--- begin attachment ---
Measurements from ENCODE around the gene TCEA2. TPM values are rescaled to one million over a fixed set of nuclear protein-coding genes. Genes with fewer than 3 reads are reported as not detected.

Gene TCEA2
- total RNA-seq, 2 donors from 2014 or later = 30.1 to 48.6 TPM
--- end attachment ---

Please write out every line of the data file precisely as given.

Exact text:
Measurements from ENCODE around the gene TCEA2. TPM values are rescaled to one million over a fixed set of nuclear protein-coding genes. Genes with fewer than 3 reads are reported as not detected.

Gene TCEA2
- total RNA-seq, 2 donors from 2014 or later = 30.1 to 48.6 TPM